Structured procurement review
How to identify and leverage optimisation potential through a procurement review
Many companies carry out regular reviews at the start of the year, in order to regularly identify optimisation potential. But a procurement review that aims to create a comprehensive overview of the department and the processes also makes sense when there are new framework conditions, such as a change of investor, changes at board level or for compliance reasons. We know from practice why it’s worth it; every review reveals weak points – even in well structured procurement departments.
Let us show you how to find out whether a review is right for your procurement department and how a good procurement review is typically carried out.
Procurement review: The right measure for your procurement?
Are you thinking of reviewing your procurement processes, but you’re not sure how to approach this? We recommend a procurement review if you lack transparency in the following four areas or if you want to uncover potential for optimisation.
1. Standards and regulations: Are standards being complied with? Are internal and external regulations firmly ingrained in day-to-day processes? Can standards and processes be improved and made more efficient? We will create transparency by checking against external and internal regulations and ensuring compliance with them.
2. Security: Are there any signs of gaps in the internal monitoring system? Is it tailored exactly to the needs of your company? We will carry out an assessment of the functionality, effectiveness and adequacy of the internal monitoring system to ensure security in the long term.
3. Economic efficiency and suitability: Are your processes appropriate and efficient? Is performance being optimally measured? We check processes for efficiency and identify possible improvements, which we would then be pleased to implement.
4. Compliance: Are there any doubts about compliance and the company’s associated internal policies? With our procurement review, you can ensure that your Procurement team operates reliably.
So how do you go about performing a procurement review?
Step 1: Transparency of current situation
The first step of a procurement review is to examine the structures and processes in strategic and operational procurement for weaknesses. It is usually necessary to check all of a company’s procurement-related documents and also consult the employees concerned.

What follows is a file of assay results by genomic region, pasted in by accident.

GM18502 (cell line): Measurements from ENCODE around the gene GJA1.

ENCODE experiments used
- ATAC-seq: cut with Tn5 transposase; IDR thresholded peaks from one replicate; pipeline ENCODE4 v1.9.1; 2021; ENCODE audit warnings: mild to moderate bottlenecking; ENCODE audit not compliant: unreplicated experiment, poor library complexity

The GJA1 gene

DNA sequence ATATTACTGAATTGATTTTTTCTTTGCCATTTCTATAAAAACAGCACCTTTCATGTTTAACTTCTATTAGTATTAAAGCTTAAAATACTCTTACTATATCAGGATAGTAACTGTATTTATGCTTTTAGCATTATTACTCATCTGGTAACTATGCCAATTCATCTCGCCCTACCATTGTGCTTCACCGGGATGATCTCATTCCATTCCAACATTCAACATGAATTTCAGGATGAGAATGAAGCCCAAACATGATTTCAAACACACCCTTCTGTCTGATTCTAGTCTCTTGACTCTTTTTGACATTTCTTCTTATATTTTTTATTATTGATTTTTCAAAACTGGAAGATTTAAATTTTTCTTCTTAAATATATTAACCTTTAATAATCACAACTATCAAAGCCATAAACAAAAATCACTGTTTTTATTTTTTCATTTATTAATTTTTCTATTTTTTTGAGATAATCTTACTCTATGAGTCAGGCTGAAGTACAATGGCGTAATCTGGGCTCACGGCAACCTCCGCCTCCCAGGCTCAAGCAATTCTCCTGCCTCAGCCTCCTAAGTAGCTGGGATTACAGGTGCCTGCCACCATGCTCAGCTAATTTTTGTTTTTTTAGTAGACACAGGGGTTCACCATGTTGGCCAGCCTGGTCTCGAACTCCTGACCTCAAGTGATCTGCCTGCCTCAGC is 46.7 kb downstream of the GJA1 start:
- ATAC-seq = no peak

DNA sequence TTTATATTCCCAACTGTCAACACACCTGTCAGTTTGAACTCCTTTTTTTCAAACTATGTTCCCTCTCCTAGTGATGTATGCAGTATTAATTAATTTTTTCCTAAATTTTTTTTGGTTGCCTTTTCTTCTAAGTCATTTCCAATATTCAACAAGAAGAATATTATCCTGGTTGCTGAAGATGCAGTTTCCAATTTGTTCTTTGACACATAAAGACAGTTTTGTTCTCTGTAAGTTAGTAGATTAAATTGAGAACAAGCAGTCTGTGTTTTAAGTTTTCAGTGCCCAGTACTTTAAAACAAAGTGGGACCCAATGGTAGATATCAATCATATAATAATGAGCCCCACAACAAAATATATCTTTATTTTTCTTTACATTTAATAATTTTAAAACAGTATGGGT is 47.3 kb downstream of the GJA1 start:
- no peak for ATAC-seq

Obtaining findings in this way allows project managers to identify the current procurement processes and supplement them with information from survey interviews. This produces a description of the status quo, which contains the first indications of potential gaps and flaws in the procurement process.
Step 2: In-depth review of analysis results
The second step involves checking all the irregularities revealed in the analysis. It is advisable at this point to deal with strategic and operational procurement separately. In the analysis, we will show you potential areas for improvement.
A look into strategic procurement
When analysing strategic procurement, the focus is on the design and implementation of tenders. The key question here is: do all processes allow for maximum systemic application, efficiency and transparency?
Appropriate checks – using procurement manuals, company guidelines and documents relating to previous calls for tender, for example – examine how this can be structured, how supplier negotiations can be conducted, how tender awarding decisions can be made and how tendering procedures can be logged.
If your firm has consistent company-wide standards for each step, which are also implemented with efficiency and traceability, then no further action is required. However, if no consistent standards exist or if they are not optimally implemented, we can open up optimisation potential for you.
Operational procurement under the microscope
The purpose of a review is to uncover gaps and errors in the day-to-day business of your operational procurement. This looks into order processing, order confirmation, receiving goods, complaints management and invoice management within the company. The corresponding investigations are primarily aimed at determining where the procurement organisation can better standardise processes, comply with rules or make better use of strategically negotiated procurement potential.
Step 3: Rectifying shortcomings by implementing best practices
At the end of each review, there is an extensive final report, including a list of all shortcomings and comments about what best practices could rectify them. This report can of course only have a lasting impact if it’s not just shared with procurement managers, but if improvement measures are agreed with company management.
The reasoning for implementing the measures should be: with a well-structured and target-oriented procurement review under their belt, procurement managers and auditors should have no difficulty in making the right investment decisions and improving their procurement in a targeted manner.
Are you considering the implementation of a structured procurement review?
We would be happy to tell you about how we can carry out a review for you – without any obligation. Dr Peter Wessmann is available if you have any questions on procurement reviews.